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# Johnson-Lindenstrauss lemma

September 10, 2021 16 min read

Johnson-Lindenstrauss lemma is a super-important result on the intersection of fields of functional analysis and mathematical statistics. When you project a dataset from multidimensional space to a lower-dimensional one, it allows you to estimate, by how much you distort the distances upon projection. In this post I work out its proof and discuss applications.

## Proof intuition

The logic of Johnson-Lindenstrauss lemma is as follows: suppose that we have $n$ points in a $d$-dimensional space.

Let us sample $k$ $d$-dimensional gaussian random vectors (a gaussian random vector is such a vector, that each coordinate $\xi_i \sim \mathcal{N}(0, 1)$ of it is standard gaussian distributed:

$A = \begin{pmatrix} \xi_{1,1} && \xi_{1,2} && \cdots && \xi_{1,d} \\ \xi_{2,1} && \xi_{2,2} && \cdots && \xi_{2,d} \\ \cdots && \cdots && \cdots && \cdots \\ \xi_{k,1} && \xi_{k,2} && \cdots && \xi_{k,d} \\ \end{pmatrix}$

Then it turns out that if we were to project any $d$-dimensional vector on a lower-dimensional (i.e. $k$-dimensional) basis, constituted by those gaussian vectors, the projection would preserve the length of that vector pretty well (the error in it decays very fast with increase in dimensionality $k$ of this lower-dimensional space). Moreover, the projection would also preserve the distances between vectors and angles between them.

How so? This follows from the fact that the error in length, introduced by a random projection, has our good old Chi-square distribution, and we already know that its tails decay very fast.

The structure of the proof is as follows:

1. You’ll have to trust me on the fact that the length of the random projection is Chi-square-distributed. I’ll show that probability that $\chi^2_k(x) > k + \epsilon k$, where $\epsilon$ is a small number, decays at least exponentially with the growth of $k$ fast after it passes its mean (lemma on bounds of Chi-square).

2. Then I’ll show that the length of random projection vector $y = Ax$ is indeed Chi-squared-distributed, and, thus, projection operation preserves the length of vector x, i.e. ${\Vert x \Vert}_{l_2} = {\Vert y \Vert}_{l_2}$ with arbitrarily high probability.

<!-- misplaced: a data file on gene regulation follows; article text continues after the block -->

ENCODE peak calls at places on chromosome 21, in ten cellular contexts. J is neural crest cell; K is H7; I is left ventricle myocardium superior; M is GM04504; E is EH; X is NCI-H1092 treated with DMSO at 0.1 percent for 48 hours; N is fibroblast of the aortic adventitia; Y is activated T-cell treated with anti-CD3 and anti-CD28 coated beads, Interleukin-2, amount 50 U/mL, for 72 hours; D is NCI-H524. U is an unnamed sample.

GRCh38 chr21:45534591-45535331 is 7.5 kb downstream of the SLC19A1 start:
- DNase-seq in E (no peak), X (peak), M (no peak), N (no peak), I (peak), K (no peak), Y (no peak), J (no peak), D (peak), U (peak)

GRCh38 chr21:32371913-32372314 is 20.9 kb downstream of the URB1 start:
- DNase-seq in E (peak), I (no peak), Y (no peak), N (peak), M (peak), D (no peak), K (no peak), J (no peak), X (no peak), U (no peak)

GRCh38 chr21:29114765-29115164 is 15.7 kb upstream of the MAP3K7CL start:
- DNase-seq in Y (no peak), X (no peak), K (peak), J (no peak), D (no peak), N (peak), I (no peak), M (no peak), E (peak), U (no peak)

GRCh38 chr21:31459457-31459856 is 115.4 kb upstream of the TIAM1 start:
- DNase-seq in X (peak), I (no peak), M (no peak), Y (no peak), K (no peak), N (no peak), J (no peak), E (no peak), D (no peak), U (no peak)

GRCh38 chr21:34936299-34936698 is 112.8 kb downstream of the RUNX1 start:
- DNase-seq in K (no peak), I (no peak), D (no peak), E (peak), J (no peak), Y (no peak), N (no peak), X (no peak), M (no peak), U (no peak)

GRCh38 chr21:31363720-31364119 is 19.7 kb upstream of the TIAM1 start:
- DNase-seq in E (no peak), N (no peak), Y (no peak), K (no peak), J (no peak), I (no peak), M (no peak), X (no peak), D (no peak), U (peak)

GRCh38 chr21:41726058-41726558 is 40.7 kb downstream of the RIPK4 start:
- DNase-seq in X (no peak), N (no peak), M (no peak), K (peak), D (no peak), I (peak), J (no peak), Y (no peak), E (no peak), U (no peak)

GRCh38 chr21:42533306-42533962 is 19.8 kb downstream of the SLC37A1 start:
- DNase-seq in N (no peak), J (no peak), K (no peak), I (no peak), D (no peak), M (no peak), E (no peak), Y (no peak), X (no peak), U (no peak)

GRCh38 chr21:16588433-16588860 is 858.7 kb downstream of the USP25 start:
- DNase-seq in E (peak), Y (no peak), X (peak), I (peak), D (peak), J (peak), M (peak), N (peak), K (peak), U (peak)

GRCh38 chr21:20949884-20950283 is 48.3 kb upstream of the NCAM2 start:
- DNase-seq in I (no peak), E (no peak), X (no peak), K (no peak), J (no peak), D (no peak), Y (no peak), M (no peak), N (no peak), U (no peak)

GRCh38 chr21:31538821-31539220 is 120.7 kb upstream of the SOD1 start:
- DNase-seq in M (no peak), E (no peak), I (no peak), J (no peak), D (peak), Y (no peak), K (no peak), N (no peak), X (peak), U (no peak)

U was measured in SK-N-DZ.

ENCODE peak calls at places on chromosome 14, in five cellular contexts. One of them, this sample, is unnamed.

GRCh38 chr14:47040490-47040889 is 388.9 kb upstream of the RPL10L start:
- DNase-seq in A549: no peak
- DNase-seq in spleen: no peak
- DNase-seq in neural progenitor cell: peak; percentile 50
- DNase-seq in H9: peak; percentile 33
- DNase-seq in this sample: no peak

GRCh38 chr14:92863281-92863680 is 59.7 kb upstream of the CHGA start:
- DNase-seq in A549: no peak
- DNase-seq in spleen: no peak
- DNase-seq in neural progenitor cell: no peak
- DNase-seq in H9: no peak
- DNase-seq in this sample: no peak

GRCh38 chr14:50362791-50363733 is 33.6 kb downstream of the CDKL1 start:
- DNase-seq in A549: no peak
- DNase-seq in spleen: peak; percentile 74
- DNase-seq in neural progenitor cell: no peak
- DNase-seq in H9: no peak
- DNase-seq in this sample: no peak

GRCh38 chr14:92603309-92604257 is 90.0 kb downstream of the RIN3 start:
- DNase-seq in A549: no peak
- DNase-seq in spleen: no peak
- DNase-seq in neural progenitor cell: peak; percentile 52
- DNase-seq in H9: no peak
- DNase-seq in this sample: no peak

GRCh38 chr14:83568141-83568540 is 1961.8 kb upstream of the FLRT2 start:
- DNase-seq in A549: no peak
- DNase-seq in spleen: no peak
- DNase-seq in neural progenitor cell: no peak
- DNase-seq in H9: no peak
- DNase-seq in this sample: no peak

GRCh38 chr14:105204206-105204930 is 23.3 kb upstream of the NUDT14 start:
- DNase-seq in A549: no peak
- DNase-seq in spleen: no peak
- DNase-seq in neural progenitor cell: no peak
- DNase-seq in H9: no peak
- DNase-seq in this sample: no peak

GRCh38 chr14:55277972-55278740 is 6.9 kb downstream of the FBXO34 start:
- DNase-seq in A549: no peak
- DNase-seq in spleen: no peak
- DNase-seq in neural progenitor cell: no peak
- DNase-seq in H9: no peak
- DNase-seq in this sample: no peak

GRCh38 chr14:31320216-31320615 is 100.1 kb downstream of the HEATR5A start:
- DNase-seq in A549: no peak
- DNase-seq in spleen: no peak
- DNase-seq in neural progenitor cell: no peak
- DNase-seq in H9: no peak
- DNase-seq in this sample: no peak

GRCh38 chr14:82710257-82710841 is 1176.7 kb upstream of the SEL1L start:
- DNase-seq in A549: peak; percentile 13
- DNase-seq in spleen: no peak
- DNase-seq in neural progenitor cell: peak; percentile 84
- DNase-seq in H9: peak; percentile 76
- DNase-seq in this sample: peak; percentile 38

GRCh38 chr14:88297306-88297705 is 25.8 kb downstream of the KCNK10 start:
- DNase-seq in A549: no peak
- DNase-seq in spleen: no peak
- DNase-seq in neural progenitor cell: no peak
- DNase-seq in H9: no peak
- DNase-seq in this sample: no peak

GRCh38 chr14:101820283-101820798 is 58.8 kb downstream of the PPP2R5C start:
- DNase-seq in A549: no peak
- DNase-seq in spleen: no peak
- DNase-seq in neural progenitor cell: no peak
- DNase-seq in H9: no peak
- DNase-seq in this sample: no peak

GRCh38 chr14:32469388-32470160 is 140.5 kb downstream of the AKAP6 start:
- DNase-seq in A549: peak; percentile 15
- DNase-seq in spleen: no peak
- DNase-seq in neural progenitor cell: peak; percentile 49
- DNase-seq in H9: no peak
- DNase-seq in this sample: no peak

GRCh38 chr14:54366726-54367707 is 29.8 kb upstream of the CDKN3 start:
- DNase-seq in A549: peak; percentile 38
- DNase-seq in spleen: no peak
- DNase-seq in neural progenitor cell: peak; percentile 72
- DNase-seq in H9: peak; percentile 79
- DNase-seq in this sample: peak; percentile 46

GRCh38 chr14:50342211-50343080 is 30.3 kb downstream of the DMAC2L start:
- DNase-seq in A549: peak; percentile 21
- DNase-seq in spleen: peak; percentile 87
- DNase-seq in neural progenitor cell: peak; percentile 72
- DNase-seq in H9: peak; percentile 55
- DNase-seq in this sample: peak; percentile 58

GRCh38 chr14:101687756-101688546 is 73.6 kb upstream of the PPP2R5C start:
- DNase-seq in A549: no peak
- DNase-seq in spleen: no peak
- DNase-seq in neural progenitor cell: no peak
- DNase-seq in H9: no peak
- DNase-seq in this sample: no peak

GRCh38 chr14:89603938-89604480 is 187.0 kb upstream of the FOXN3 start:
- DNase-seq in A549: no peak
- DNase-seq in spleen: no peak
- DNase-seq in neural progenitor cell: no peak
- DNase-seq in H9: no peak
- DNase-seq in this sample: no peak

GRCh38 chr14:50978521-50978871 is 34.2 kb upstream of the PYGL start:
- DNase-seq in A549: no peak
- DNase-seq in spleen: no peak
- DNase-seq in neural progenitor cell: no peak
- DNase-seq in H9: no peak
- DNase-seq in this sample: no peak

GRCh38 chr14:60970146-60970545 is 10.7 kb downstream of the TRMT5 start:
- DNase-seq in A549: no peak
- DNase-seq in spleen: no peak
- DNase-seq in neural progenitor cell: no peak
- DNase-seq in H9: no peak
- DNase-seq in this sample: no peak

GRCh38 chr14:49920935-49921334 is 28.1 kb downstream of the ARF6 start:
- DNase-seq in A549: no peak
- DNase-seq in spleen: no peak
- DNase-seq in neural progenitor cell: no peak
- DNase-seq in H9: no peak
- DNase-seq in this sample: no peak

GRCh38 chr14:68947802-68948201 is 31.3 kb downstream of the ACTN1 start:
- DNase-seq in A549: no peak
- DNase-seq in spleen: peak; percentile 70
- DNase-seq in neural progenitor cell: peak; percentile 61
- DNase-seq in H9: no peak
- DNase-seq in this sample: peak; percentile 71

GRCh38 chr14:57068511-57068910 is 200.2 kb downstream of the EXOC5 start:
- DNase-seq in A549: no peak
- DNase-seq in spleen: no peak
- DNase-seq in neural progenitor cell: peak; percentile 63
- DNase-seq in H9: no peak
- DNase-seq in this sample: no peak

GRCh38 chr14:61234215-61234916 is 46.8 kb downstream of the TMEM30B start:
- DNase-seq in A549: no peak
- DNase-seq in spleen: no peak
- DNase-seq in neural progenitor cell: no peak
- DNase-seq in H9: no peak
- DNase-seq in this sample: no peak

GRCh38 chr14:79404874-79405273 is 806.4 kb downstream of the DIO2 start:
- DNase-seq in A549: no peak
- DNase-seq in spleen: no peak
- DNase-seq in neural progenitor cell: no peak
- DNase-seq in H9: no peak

3. Then I’ll finally derive the Johnson-Lindenstrauss theorem from the norm preservation lemma.

4. As a bonus I shall prove that not only norms/lengths are preserved by random projections, but inner products/angles as well.

### Lemma (on bounds of Chi-squared distribution tails)

We need to show that the error in distances estimation in the projection space $\mathbb{R}^k$ decreases at least exponentially with the increase of dimensionality $k$ of projection space - i.e. the number of degrees of freedom $k$ of our $\chi^2_k$ distribution:

$p(\chi^2_k \ge k + \epsilon k) \le \mathcal{O}(e^{-k})$ for a reasonable small relative error $\epsilon$, and we know that the expectation $\mathbb{E}\chi^2_k = k$. So, we want to show that probability that Chi-squared distributed variable exceeds its expectation by, say, 10% of $k$ is rapidly decaying with growth of $k$.

It is intuitive from the look at the p.d.f of Chi-squared distribution $f_{\chi^2_k}(x) = \frac{x^{\frac{k}{2}-1} e^{-x}}{2^k \Gamma(\frac{k}{2})}$ plot that chi-squared probability density function’s maximum is located before its mean $\mathbb{E}\chi^2_k = k$, so by the time it reaches the mean $k$, it is already decreasing. The question is: is it decreasing fast enough - i.e. exponentially?

Probability density function of Chi-square distribution $f_{\chi^2_k}(x) = \frac{x^{\frac{k}{2}-1} e^{-x}}{2^k \Gamma(\frac{k}{2})}$

Gamma function $\Gamma(\frac{k}{2})$ (essentially, $\frac{k}{2}!$ for even $k$) in the denominator of p.d.f. grows faster than $\frac{x^{\frac{k}{2}-1}}{2^k}$ in the numerator starting from some large enough $k$, giving at least an exponential decay on $k$. This follows from Stirling formula: $n! \sim \sqrt{2 \pi n} (\frac{n}{e})^n$ - obviously, $n^n$ outgrows $e^n$. So, at least for large values of relative error $\epsilon$ our statement $p(\chi^2_k \ge k + \epsilon k) \sim e^{-k}$ holds.

Now, we need to prove it for small errors $\epsilon$. What do we do?

Well, the inequality $p(\xi \ge \frac {\mathbb{E}\xi}{\epsilon}) \le ...$ definitely rings a bell. Recall the Markov inequality (a.k.a. Chebyshev’s first inequality in Russian literature):

$p(\xi \ge \epsilon) \le \frac{\mathbb{E}\xi}{\epsilon}$